No matter the species, mating rituals are pretty weird. Take the praying mantis. After an intimate tryst, the female mantis bites its partner's head off. But when it comes to sexual hijinks, nothing beats the garden snail. During sex, garden snails often pierce each other with miniature darts.
Any way you slice it, garden snail mating is bizarre. For starters, these members of the mollusk family are hermaphrodites, meaning that garden snails can both impregnate and become pregnant. Furthermore, since only a small part of a snail's body extends outside its shell, it carries both sets of genitals--male and female--up front near the head.
Now here's the strange part. About once a week, as garden snails share caresses, pressure builds up in the area surrounding a sac near the genital region housing a calcium dart. Just before the moment of sexual penetration, the impregnating snail stabs its partner near the genitals with what scientists have dubbed the snail love dart.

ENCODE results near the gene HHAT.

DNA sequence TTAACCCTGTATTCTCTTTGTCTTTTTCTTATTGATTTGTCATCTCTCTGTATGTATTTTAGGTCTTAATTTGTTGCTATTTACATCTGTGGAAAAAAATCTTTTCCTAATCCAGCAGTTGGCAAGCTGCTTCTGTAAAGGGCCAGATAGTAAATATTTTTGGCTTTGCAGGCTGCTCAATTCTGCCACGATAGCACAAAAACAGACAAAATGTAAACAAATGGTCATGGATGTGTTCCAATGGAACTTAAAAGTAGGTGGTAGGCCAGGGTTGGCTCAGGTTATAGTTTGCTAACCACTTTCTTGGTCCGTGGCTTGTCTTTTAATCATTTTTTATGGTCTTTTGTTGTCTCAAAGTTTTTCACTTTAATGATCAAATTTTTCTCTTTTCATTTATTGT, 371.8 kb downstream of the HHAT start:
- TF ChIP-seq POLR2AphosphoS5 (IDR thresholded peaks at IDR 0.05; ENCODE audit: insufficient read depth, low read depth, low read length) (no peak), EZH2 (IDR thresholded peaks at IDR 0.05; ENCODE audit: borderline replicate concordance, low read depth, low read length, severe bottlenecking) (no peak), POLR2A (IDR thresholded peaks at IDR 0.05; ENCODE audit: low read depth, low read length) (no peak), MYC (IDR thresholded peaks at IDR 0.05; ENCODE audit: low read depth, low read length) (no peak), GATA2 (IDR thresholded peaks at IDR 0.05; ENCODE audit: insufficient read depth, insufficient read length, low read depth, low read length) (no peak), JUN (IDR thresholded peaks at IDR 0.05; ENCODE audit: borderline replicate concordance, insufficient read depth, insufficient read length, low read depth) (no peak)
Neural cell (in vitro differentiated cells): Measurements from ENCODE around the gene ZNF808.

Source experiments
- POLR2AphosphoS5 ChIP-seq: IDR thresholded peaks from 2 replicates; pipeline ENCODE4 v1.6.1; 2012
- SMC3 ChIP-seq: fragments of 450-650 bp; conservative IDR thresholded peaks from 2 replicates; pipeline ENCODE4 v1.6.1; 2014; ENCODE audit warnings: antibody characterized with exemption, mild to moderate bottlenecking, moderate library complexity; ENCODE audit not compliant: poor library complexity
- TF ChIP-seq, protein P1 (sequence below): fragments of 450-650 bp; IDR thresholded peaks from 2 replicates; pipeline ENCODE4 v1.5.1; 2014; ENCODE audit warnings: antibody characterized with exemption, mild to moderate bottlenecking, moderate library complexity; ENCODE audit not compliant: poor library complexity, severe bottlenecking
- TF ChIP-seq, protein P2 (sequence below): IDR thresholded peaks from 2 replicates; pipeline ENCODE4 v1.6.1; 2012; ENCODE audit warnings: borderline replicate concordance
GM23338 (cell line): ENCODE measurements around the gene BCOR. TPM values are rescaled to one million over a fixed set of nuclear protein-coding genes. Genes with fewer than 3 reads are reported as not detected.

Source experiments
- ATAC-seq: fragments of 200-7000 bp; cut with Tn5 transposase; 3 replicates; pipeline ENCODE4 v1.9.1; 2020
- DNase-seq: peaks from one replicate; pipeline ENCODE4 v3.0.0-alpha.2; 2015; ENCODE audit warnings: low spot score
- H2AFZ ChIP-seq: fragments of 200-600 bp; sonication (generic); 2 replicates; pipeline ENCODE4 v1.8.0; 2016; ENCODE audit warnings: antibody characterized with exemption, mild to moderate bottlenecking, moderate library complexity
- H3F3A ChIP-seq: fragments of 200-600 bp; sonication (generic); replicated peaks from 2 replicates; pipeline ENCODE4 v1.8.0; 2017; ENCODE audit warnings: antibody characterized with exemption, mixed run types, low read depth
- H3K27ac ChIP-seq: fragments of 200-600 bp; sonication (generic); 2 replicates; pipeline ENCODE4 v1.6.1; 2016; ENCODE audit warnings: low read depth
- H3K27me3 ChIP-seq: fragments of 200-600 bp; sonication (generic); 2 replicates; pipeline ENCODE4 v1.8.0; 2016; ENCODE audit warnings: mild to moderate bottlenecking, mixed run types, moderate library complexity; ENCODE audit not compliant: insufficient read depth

But what might sound like a nasty sadomasochistic ritual does have a practical purpose. According to one study, the darts are tipped with a chemical preventing the snail on the receiving end from digesting most of its mate's sperm. As in many species, the garden snail's female reproductive tract is hostile to sperm, allowing only the toughest and most resilient to fertilize the egg. To increase its chances of passing on its genes, the impregnating snail fires a dart to give its sperm a fighting chance.
Although snails can and do successfully mate without stabbing each other, studies have shown that darted snails store one-hundred-sixteen percent more sperm than undarted snails.